When's it going?

The all-new estate car will be with us any day now, and is tipped to be the most versatile and biggest estate ever. It is based on Volvo's biggest saloon, the S80, with an 11.5 per cent increase in boot space. The old one, however, was big enough for the family, the dog and some luggage, like all Volvo estates dating back to 1953.



What's good about it?

Estate cars have always been Volvo's speciality, and the V70 was a state-of- the-art load carrier with plenty of clever details. As you would expect, there are masses of room in the load area, and it also has lots of nets and hooks and straps to keep everything in place. A waste bin and an umbrella holder are neat and useful touches, while at the back, there's a useful pop-up worktop.

The V70 was always expensive, but the level of standard equipment is very high, and the choice of engines extensive, from the frugal to the outrageously powerful. The T5 is the outrageous one that will do a maximum and limited 155mph, and get to 60mph in just over six seconds, if you like that sort of thing. Everyone seems to agree that the D5 turbodiesel is smooth and powerful, and it returns just over 40mpg, which is almost the best of all worlds. Noise levels are acceptable – only when the engines are really pushed can they get a bit intrusive. In refinement terms, the suspension is quite smooth over a mix of conditions. Not surprisingly, quality, safety and reliability are unassailable.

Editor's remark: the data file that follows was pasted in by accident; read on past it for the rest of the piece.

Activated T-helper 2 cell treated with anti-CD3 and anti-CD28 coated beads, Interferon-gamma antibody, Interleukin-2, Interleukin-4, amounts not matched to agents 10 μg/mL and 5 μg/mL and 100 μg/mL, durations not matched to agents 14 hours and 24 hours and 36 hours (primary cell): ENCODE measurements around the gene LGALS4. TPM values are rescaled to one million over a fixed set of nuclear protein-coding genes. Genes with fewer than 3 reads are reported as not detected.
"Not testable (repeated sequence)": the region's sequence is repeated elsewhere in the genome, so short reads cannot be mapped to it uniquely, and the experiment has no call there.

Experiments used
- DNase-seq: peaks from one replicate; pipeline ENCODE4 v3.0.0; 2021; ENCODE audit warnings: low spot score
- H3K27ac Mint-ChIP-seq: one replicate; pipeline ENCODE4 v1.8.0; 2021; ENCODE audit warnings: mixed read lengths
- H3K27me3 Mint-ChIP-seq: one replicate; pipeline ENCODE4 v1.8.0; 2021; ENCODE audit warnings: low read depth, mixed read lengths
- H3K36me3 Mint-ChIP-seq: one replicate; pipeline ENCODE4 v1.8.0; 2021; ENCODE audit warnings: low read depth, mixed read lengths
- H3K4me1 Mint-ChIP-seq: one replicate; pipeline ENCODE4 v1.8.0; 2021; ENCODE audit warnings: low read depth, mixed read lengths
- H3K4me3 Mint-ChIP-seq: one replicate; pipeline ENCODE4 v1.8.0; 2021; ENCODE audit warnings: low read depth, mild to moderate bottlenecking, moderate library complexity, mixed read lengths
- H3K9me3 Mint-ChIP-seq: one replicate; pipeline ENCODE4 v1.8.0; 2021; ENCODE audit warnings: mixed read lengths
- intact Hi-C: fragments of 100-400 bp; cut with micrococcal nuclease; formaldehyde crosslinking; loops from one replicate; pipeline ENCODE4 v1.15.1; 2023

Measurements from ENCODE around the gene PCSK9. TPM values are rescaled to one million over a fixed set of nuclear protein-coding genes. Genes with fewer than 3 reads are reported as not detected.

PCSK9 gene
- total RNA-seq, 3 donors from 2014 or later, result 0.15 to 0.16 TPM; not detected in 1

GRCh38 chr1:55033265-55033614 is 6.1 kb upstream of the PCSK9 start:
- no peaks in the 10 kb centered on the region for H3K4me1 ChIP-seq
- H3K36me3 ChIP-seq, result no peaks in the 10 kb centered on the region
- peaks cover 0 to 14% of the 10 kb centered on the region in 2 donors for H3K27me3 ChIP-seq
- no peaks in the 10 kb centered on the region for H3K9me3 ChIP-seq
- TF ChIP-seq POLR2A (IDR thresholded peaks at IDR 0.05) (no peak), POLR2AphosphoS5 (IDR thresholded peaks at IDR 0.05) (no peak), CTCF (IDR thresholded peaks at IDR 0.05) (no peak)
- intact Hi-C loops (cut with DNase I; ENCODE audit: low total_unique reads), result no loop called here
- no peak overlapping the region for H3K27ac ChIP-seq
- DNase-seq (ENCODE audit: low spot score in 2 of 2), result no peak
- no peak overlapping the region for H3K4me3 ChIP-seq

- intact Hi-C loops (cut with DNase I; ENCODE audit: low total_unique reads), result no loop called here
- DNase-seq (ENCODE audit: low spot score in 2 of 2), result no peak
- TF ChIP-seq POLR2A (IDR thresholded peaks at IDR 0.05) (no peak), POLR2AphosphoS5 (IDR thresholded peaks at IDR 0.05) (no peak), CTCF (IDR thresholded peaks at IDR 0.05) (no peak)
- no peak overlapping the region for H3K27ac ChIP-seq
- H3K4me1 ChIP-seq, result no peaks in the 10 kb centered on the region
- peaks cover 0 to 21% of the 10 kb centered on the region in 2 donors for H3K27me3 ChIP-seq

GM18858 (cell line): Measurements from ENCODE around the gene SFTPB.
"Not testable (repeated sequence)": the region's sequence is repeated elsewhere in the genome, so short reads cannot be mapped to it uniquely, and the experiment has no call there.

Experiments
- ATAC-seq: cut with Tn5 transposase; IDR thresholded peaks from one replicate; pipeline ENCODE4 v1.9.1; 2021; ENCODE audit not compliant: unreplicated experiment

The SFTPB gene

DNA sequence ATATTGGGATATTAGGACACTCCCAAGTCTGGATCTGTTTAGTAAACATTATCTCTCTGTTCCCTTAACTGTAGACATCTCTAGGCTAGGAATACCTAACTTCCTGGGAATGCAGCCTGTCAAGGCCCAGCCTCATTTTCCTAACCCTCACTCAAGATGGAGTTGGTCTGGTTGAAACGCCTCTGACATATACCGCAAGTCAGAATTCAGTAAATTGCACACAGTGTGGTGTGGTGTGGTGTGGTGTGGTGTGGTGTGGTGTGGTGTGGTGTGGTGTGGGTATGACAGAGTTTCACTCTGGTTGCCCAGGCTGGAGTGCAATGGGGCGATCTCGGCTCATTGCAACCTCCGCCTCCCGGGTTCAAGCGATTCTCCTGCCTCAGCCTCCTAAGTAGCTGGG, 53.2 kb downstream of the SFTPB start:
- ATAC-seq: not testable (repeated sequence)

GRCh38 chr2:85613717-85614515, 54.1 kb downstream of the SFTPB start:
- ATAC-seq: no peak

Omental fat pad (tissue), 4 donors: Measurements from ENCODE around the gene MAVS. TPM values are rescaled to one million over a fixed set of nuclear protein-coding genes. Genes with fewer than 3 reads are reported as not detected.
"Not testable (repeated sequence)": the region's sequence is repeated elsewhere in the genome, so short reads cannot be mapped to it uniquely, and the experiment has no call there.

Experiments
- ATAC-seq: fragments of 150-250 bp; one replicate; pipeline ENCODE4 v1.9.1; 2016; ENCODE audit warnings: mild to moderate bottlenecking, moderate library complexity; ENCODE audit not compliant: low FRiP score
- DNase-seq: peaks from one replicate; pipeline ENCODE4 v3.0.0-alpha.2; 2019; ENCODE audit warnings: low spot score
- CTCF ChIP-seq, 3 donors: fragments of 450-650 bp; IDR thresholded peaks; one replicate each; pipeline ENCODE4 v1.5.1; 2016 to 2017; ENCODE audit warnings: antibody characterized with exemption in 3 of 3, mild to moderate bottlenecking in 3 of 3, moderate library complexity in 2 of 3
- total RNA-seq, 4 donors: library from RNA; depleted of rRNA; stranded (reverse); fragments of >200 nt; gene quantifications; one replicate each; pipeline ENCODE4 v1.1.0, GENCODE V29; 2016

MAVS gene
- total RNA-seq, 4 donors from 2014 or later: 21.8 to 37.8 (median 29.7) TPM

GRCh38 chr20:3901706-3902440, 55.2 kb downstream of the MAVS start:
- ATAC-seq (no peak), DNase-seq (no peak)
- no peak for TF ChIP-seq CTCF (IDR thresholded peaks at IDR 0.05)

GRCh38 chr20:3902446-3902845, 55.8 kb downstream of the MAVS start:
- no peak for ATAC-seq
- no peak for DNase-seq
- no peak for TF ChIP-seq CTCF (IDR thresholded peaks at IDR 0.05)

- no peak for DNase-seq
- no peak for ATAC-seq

What's bad about it?

Not a great deal, really. First, it isn't as big as you would imagine, and serious load-luggers look at the Mercedes E Class these days. It's still pretty massive, though, especially if you start folding seats. Some find the engines a bit noisy when pushed and, obviously, the bigger petrol engines will be very thirsty. Because of that, the rear legroom can be a little tight for really grown-up grown-ups. Despite this being a Volvo, depreciation is worse than for many rival estates from BMW, Mercedes and Audi. And with those marques in mind, despite the V70 being perfectly nice to drive, for the magazine road-tester, the Volvo will never have the poise of its German rivals when driven hard. Who cares, though, when you can get the flat packs on board with ease?



How much?

You don't have to go far to find money off, and Volvo dealers have to clear their forecourts of their old stock so that you can find models such as the D5 Sport on offer. The retail price is steep, at just over £30,000, but Johnsons Cars (01384 848180) had a 150-mile example at £25,500. That was great value and the best I could find. A cheaper SE, which costs £28,800, was at another dealer (Alan Gibson, 0844 826 8578) with just 100 miles, for £27,697, so shop around.



Any snags?

On the whole, the V70 is pretty reliable. There is the odd electrical upset as the immobiliser can flatten batteries. Meanwhile, a rattle from the engine can be a loose exhaust shield, while the diesel injectors may need replacing. There have been a fair number of recalls over the last seven years, and worryingly, many are overheating-related, but don't worry: V70s don't make a habit of catching fire.

Specifications

Launched: 2000

Engine sizes: 2.0 litre, 2.3, 2.4, 2.5, 2.4 LPG, 2.4 CNG, 2.4 D, 2.5 D

Performance (2.4): top speed 127mph, 0-60mph 10.5 seconds

Economy: 31.4mpg

Safety: NCAP, */a but based on S60, which has 4 stars

Search for used cars

Comments